The holiday season is here, and it’s time to get cracking on that shopping. If there’s a beer drinker on your list, brew-related gifts make for some easy picks — they’re easy to find in the Asheville area or online. And to make the search less stressful, we’ve put together a list of suggestions, from stocking stuffers to full-on holiday presents.
Let’s start with beers themselves. Before buying a brew for someone, drop a few hints and get some idea of what styles your recipients might enjoy. It’s easy to stop at a local grocer and put together a six-pack or box of made-in-the-mountains beers — including maybe a few cans from Asheville Brewing, Boojum and Catawba, or some bottles from Wicked Weed, Highland, Green Man and Hi-Wire.
Asheville Brewing Co.’s extremely popular holiday brew, Ninjabread Man spiced porter, includes vanilla beans, toasted cinnamon sticks, raisins, molasses and caramelized ginger. Check on the availability of 22-ounce bottles at brewery locations on Coxe and Merrimon avenues.
Or head to one of Asheville’s great beers stores — Tasty Beverage, Bruisin’ Ales, Appalachian Vintner or Hops & Vines — and pick out a few bottles. This time of year, a good sturdy Noel holiday brew, such as Scaldis Noel Premium Winter Ale or St. Bernadus Christmas brew,really hits the spot.
Another recommendation is Samuel Smith’s Winter Welcome, an English brew that can sometimes be found at groceries with better beer selections. If you don’t have a ticket for the sold-out Warren Haynes Christmas Jam, get a bottle or the Christmas Jam Ale made by Sierra Nevada Brewing Co. Also, Anchor Brewing’s Christmas Ale is always a winner.
One of the more unusual beer-related products out there is Asheville-based Broo shampoo and hair conditioner. These are high-end hair care products that come in three varieties — a citrus thickening style, minty invigorating products and a hop-scented moisturizing shampoo and conditioner. Broo can be found at local retailers, including Ingles, Whole Foods, Earth Fare and the French Broad Food Co-op. Or, if you order it online at Amazon.com, it comes in a special package that includes a wooden caddy.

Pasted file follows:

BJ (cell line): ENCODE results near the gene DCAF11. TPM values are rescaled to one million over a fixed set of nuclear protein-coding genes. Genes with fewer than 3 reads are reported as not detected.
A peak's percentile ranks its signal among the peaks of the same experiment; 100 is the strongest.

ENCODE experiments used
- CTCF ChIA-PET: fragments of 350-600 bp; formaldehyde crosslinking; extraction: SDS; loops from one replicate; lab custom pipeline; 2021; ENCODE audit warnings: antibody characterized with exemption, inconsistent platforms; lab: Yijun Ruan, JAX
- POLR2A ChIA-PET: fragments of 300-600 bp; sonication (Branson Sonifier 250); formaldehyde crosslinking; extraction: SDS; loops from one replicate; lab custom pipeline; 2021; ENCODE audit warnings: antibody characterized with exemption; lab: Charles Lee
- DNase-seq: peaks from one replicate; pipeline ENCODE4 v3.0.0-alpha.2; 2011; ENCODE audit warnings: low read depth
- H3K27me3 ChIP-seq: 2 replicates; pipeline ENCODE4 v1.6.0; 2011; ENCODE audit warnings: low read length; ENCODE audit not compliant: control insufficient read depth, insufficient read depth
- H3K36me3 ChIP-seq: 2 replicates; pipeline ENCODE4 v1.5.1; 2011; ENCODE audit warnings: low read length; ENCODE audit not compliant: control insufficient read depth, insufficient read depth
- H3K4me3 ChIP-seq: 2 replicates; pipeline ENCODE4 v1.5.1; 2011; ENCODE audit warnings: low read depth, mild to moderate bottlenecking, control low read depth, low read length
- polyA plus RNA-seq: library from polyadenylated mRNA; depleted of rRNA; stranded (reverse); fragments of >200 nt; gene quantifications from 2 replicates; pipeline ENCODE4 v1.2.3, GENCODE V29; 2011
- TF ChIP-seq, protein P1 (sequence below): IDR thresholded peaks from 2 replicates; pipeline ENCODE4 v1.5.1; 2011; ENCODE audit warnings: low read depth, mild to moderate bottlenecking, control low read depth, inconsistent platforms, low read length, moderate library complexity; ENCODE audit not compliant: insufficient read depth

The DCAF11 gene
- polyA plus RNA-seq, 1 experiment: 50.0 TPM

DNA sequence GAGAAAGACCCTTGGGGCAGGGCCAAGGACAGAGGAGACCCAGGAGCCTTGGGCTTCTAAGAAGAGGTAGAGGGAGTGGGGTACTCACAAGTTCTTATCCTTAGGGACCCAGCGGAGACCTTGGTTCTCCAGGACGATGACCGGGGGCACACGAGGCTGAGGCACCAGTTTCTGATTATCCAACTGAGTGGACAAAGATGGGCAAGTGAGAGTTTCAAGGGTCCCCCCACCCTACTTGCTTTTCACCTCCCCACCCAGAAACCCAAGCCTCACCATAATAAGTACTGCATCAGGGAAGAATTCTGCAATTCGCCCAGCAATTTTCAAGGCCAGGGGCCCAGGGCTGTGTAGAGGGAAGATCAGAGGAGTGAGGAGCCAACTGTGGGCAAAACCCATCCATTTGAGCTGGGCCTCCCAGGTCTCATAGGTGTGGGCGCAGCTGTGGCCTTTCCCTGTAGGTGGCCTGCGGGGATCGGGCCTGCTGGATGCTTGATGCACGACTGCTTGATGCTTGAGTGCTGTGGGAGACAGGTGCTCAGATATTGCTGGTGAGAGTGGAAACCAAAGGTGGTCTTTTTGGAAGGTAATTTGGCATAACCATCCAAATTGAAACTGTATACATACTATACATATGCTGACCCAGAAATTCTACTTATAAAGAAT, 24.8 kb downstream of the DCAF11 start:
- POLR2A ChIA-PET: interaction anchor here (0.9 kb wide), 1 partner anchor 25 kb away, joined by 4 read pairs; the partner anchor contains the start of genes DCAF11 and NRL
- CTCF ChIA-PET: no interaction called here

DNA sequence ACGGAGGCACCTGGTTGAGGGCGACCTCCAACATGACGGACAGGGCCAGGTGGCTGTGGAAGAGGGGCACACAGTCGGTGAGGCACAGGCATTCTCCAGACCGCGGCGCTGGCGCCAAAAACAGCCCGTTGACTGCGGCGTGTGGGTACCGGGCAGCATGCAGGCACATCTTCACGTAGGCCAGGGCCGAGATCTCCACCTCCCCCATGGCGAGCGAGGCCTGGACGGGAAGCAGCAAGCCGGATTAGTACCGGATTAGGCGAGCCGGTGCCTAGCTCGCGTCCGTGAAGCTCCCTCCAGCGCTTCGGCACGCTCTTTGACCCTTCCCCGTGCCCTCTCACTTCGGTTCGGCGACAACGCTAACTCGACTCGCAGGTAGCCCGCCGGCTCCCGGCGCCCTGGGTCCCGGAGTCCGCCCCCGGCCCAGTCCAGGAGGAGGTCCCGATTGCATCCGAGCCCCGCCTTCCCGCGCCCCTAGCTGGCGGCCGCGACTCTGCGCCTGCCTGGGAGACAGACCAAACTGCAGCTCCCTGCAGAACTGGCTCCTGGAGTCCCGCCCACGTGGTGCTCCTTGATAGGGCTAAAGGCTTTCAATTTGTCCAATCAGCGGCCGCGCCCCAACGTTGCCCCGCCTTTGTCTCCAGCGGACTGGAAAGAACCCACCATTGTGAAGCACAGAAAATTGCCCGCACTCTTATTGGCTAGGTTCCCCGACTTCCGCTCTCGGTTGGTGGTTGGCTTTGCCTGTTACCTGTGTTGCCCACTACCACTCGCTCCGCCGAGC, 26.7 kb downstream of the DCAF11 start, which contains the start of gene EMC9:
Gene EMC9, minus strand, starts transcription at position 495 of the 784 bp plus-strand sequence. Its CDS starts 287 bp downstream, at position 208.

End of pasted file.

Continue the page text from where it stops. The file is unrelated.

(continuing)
Most Asheville-area breweries offer fun merchandise that would make great holiday gifts. That’s especially true for the three big national craft brands that set up shop in Western North Carolina. Down on the French Broad River, New Belgium Brewing has some sweet swag for sale in its Liquid Center tasting room and a lot more online at its website (newbelgium.com). For just a quarter, get some New Belgium lip balm, or $5 will buy you an adult coloring book or a set of playing cards. There’s also a good selection of glassware for a buck a piece.
Sierra Nevada in Mills River also has an impressive gift store. Online offerings include a Bigfoot hooded sweatshirt for $32 and a neon sign for $310 (sierranevadagiftshop.com). In Brevard, Oskar Blues has everything from a large 3-D can sign for its Mama’s Little Yella Pils for $75 to Dale’s Pale Ale wing sauce plus hot sauces, spice mixes and rubs for $8. There’s even a resealable can of the company’s B. Stiff & Sons root beer candy for $3.99 (oskarblues.com).
Want to zest up a sandwich? For $6.25, Crooked Condiments will ship you a 9-ounce jar of artisan mustard made with Asheville’s original craft beer, Highland Gaelic Ale, or Asheville Brewing Co.’s Ninja Porter (crookedcondiments.com).
All About Beer magazine, based in Durham, covers the beer scene in a slick, glossy publication that’s a favorite with many drinkers. A six-issue subscription is $24.95 at allaboutbeer.com.
Sticking with that reading theme, there are many great brew books on the market. Local writer Anne-Fitten Glenn explores the history of local brewing in Asheville Beer: An Intoxicating History of Mountain Brewing, which traces the scene from its earliest days right through the newest breweries. Her book is available through Malaprop’s and other local bookstores, as is Homebrew Beyond the Basics: All-Grain Brewing and Other Next Steps by brewer Mike Karnowski, owner of Zebulon Artisan Ales in Weaverville.
The Oxford Companion to Beer, edited by Brooklyn Brewery brewmaster Garrett Oliver, has 1,100-plus entries on beer written by experts. And for those who are curious about homebrewing, a good gift might be The Complete Joy of Home Brewing by Charlie Papazian. Order the fourth edition for $17.99 from the Brewers Association (brewersassociation.org) and pair it up with homebrewing equipment from Asheville Brewers Supply, Fifth Season or Hops & Vines.
Fans of draft beer might enjoy the battery-powered Fizzics machine, which will turn a can, bottle or growler of any brew into a creamy, draftlike beverage. Just put the beer into the machine, flip the switch and, in an instant, you’re drinking draft. It’s $149 from bestbuy.com.
And, finally, we’ll suggest the Pico Home Brewing System, which at $799 isn’t cheap. But it promises to produce five liters of beer using grain and hops PicoPaks, working very much like a Keurig and other types of instant coffee machines. After brewing, the beer goes into a keg, and then you carbonate. It takes seven to 10 days to produce a batch. The set includes a brewing keg, dispensing keg and more. Check it out at picobrew.com, and be sure to leave a pint for old St. Nick.
Follow Tony Kiss on Facebook at Carolina Beer Guy and on Twitter at BeerGuyTK. Email him at firstname.lastname@example.org.